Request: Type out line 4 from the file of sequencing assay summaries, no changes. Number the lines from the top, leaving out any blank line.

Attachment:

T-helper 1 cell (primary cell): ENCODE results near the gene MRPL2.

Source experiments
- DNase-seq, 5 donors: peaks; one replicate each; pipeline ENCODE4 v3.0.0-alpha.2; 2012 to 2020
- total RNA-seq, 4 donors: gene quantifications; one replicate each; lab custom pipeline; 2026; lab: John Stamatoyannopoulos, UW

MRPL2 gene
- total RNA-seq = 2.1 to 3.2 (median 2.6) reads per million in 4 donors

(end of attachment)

- total RNA-seq, 4 donors: gene quantifications; one replicate each; lab custom pipeline; 2026; lab: John Stamatoyannopoulos, UW